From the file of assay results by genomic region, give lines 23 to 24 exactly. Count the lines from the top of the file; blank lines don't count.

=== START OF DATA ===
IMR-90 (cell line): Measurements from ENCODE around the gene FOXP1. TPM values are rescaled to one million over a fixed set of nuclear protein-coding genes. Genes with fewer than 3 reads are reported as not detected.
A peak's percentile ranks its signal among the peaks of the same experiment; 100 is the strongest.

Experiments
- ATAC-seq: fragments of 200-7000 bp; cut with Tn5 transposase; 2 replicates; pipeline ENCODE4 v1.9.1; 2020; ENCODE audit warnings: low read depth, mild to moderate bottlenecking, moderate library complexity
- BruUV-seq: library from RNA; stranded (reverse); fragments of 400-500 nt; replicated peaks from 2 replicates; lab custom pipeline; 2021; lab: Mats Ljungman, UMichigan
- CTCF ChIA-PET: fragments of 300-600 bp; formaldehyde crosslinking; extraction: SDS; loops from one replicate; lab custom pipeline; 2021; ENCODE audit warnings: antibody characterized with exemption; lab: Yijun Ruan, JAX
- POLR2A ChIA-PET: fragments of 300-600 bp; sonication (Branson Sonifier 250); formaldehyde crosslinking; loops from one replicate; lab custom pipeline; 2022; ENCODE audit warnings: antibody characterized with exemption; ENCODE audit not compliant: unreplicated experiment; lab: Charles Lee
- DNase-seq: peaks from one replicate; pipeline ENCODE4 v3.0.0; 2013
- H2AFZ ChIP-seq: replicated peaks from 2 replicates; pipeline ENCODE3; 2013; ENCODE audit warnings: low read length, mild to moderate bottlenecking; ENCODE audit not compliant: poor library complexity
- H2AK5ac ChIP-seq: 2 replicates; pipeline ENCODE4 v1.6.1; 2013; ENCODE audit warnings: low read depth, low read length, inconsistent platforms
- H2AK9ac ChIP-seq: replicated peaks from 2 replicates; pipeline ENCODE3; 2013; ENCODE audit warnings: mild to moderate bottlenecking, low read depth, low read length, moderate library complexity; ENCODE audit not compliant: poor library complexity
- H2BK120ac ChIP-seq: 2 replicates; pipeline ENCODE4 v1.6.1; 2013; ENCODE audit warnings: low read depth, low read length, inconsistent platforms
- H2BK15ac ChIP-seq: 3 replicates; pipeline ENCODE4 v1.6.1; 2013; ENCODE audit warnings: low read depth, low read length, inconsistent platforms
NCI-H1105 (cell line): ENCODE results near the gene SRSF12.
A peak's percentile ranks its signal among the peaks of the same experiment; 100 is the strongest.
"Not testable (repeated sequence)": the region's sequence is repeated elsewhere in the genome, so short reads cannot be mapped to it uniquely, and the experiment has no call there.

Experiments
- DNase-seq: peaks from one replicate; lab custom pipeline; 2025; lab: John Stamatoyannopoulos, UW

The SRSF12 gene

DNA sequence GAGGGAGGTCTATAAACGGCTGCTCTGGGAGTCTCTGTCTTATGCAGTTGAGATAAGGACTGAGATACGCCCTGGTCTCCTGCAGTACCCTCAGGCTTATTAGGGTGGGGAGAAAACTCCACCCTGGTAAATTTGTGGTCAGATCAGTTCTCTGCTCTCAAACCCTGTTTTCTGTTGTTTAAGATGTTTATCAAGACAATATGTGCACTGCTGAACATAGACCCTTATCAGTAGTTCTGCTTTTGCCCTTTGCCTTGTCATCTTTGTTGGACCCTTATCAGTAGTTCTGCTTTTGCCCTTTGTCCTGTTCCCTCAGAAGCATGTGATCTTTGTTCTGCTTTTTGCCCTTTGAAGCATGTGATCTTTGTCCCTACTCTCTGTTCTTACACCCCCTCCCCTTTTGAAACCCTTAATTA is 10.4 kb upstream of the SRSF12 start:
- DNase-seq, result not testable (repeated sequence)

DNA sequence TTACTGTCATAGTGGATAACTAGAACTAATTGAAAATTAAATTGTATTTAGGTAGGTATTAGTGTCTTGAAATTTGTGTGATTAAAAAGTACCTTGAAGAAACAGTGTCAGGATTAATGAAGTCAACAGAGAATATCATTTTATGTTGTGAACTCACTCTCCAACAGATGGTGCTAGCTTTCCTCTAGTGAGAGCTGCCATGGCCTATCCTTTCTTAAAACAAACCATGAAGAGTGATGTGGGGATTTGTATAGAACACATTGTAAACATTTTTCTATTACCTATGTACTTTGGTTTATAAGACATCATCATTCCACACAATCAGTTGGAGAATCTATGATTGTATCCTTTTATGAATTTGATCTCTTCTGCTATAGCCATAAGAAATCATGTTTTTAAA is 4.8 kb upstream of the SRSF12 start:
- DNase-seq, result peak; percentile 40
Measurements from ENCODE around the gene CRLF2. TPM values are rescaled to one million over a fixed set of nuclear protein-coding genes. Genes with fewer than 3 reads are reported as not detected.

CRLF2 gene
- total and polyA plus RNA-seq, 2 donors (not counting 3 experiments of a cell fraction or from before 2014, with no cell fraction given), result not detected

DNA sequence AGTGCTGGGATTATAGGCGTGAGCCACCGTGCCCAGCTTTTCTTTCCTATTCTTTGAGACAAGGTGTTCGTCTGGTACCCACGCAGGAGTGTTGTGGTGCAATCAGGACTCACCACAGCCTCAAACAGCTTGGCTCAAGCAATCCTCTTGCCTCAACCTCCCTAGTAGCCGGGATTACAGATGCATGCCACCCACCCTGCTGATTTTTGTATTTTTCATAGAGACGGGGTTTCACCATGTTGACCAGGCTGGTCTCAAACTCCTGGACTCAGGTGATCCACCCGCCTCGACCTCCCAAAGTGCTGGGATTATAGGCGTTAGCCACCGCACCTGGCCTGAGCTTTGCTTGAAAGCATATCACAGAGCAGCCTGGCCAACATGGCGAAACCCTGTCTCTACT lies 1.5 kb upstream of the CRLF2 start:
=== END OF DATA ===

- DNase-seq, result peak; percentile 40
Measurements from ENCODE around the gene CRLF2. TPM values are rescaled to one million over a fixed set of nuclear protein-coding genes. Genes with fewer than 3 reads are reported as not detected.